37. Greekness unto me that would be, alas.

    “All praise to the Danes, and to those who the Danes praise” is the best I can do so far, and it is still very formal and stuffy, even without whom (a word used in English solely to convey pomposity).

  38. Why not eliminate it? “All praise to the Danes, and to those the Danes praise.” Much better rhythm.

  39. This is starting to remind me of the legendary French schoolboy who rendered Timeo Danaos et dona ferentes as J’estime les Danois et leurs dents de fer.

  40. The Equator, we are told by similar logic, is a menagerie lion running around the Earth and through Africa.

  41. marie-lucie says:

    RC: the legendary French schoolboy who rendered Timeo Danaos et dona ferentes as J’estime les Danois et leurs dents de fer.

    Legendary indeed. By the time a student had reached the level where he (they were all he’s at the time) would be confronted with this sentence, he would know better.

    JC: whom (a word used in English solely to convey pomposity).

    Perhaps you would use it intentionally that way, but it seems to me that it is used by many people who were never taught (or have forgotten) the difference with who and think that whom must be the correct choice in all circumstances.

    I think people are confused with a) its frequency in the KJV Bible, especially with sentences starting with “Whomsoever”, and b) the confusing phrases “all of whom”, “both of whom”, and similar quantifier phrases, which can be used as Subjects but where only “whom” is grammatical: “all of who” is not, even as Subject, while “many who …” is OK. This is because of the preposition, not the following verb. Oh, the subtleties of Standard English!

  42. Actually, all of who is fine in sentences like Celebrate all of who you are, where the clause who you are is the prepositional object. In general, whom is absolutely required in contemporary Standard English only after a preposition, and even then preposition stranding will eliminate 95% of its uses. In place of all of whom I would normally promote the relative clause to a full sentence and use all of them.

    This Language Log post demonstrates modern use of whom in (unhistorical) subject position: it is a formality marker and nothing else.

  43. Trond Engen says:

    “All praise to the Danes, and to those the Danes praise.” Much better rhythm.

    Yes. But like all poetry it should be reinvented rather than translated. (No. gjendikte poetry vs. oversette prose.)

    How about “To you who woo the Hutu, and to you who the Hutu woo,”

    In Norwegian I might just use the similar wordplay Hadde jeg hatt den hatten jeg hadde hatt, så hadde jeg hatt en hatt..

  44. (Man, 2000 seems like just yesterday…)

  45. “John, where James had had ‘had’, had had ‘had had’; ‘had had’ had had the teacher’s approval.” (This is usually written without punctuation as a puzzle.)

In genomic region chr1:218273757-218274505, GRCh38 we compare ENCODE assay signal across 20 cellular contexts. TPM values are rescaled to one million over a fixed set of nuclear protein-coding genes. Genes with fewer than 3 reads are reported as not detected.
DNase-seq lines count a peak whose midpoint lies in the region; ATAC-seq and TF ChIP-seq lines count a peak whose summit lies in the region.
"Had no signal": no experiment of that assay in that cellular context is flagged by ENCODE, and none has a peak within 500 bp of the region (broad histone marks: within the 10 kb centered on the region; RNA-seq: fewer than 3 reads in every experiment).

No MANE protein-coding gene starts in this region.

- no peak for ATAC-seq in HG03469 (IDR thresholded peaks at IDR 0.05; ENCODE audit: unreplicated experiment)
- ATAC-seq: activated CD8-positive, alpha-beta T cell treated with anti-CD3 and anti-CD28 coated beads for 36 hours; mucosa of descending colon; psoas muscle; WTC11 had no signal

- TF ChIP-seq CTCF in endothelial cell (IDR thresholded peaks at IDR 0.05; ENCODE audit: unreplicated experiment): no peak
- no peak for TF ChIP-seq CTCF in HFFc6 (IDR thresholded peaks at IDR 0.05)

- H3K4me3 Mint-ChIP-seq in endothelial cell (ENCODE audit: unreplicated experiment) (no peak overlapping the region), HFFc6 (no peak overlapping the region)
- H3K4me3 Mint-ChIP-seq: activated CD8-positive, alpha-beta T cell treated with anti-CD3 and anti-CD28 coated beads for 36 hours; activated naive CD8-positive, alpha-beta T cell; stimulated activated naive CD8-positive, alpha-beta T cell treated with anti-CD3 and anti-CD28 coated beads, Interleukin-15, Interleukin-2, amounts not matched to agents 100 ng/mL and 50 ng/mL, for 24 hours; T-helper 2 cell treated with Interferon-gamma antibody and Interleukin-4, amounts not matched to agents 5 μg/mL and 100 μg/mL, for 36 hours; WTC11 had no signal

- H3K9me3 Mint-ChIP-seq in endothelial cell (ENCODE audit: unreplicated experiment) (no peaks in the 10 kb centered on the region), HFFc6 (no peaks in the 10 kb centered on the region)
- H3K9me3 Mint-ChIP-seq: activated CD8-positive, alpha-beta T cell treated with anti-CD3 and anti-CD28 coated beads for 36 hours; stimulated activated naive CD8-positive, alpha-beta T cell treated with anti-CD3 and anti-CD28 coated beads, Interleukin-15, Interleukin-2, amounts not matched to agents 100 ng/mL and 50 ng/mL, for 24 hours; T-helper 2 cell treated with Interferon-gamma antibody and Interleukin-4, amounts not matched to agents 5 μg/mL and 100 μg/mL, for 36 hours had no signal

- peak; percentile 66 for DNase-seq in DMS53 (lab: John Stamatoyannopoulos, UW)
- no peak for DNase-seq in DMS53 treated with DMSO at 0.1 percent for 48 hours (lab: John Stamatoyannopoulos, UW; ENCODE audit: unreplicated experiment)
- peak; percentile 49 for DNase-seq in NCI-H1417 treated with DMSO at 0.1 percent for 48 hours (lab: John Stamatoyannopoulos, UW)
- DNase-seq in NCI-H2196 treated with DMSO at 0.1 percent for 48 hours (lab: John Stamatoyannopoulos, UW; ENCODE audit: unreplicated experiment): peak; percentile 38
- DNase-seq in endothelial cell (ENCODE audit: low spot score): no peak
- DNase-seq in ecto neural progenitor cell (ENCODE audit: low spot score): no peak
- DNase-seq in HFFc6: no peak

46. marie-lucie says:

    JC: This Language Log post (about a banner consisting of a large American flag with a text written on the white stripes) demonstrates modern use of whom in (unhistorical) subject position: it is a formality marker and nothing else.

    I like Geoff Pullum’s comment: “Whom is like some strange object — a Krummhorn, a unicycle, a wax cylinder recorder — found in grandpa’s attic: people don’t want to throw it out, but neither do they know what to do with it. So they keep it around, sticking an m on the end of who every now and then when it seems like an important occasion.”

    But I am not sure it is just a formality marker, used by people who would use who in non-formal contexts and were aware of it. I remember a mature student who wrote me a note about why she was eager to learn French: to be on an equal footing with her husband and daughter whom both speak it. I think that such people feel that plain who is incorrect or low-class (except perhaps as the first word in a question), on a par with ain’t and other usually frowned-upon usages. In that woman’s case, whom here must also have been influenced by both of whom, which would have been standard. After all, “both he and she” = “he and she both”, so “both of whom”= “whom both”.

    The fact that the text superimposed on the American flag also has thiefs for thieves seems to suggest a lack of full acquaintance with Standard English, rather than just a desire for formality.

  47. marie-lucie says:

    Trond: How about “To you who woo the Hutu, and to you who the Hutu woo,”

    I have always assumed that Hutu was pronounced like “Hootoo”, but the sentence is even more puzzling if the word is pronounced “You too”. Is it?

  48. No, it’s Hootoo.

  49. Hatten är din!
    Fun.
    So that was out there 16 years without me encountering it… the internet truly is a big place.

  50. It was probably my second internet meme, between I kiss you and All Your Base.

  51. David Marjanović says:

    and it is still very formal and stuffy

    Oh, so is the original, and deliberately so!

    J’estime les Danois et leurs dents de fer.

    Priceless.

    Hadde jeg hatt den hatten jeg hadde hatt, så hadde jeg hatt en hatt..

    Wenn hinter Fliegen Fliegen fliegen, fliegen Fliegen Fliegen nach.